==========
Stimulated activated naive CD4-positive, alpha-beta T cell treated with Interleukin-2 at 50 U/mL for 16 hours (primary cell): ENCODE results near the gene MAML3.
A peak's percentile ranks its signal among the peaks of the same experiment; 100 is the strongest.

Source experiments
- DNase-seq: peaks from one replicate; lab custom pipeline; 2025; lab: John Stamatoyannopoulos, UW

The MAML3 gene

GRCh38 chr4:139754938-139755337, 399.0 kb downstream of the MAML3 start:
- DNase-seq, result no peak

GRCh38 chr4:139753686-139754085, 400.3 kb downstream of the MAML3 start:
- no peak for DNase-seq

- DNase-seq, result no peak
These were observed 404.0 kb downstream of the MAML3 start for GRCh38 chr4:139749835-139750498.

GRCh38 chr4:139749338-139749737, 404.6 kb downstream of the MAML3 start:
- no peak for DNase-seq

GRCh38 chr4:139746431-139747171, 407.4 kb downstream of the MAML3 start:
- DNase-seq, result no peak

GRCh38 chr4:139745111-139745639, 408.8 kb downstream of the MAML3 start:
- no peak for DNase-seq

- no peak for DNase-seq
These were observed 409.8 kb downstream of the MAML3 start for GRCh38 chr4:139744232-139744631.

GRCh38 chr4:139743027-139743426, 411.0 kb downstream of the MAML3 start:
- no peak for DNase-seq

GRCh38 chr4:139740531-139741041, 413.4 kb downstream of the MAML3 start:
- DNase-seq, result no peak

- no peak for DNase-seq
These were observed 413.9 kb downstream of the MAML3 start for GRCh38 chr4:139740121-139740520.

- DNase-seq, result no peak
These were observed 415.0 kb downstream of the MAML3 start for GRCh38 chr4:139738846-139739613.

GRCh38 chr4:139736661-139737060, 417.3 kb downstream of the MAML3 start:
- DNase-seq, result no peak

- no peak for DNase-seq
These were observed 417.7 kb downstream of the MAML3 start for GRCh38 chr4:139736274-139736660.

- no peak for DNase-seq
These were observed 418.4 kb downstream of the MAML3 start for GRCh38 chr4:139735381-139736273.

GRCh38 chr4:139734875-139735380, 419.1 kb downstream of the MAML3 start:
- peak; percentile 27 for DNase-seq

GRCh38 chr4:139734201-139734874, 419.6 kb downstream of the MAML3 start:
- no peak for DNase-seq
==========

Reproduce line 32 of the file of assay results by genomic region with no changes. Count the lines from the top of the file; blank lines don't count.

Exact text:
- no peak for DNase-seq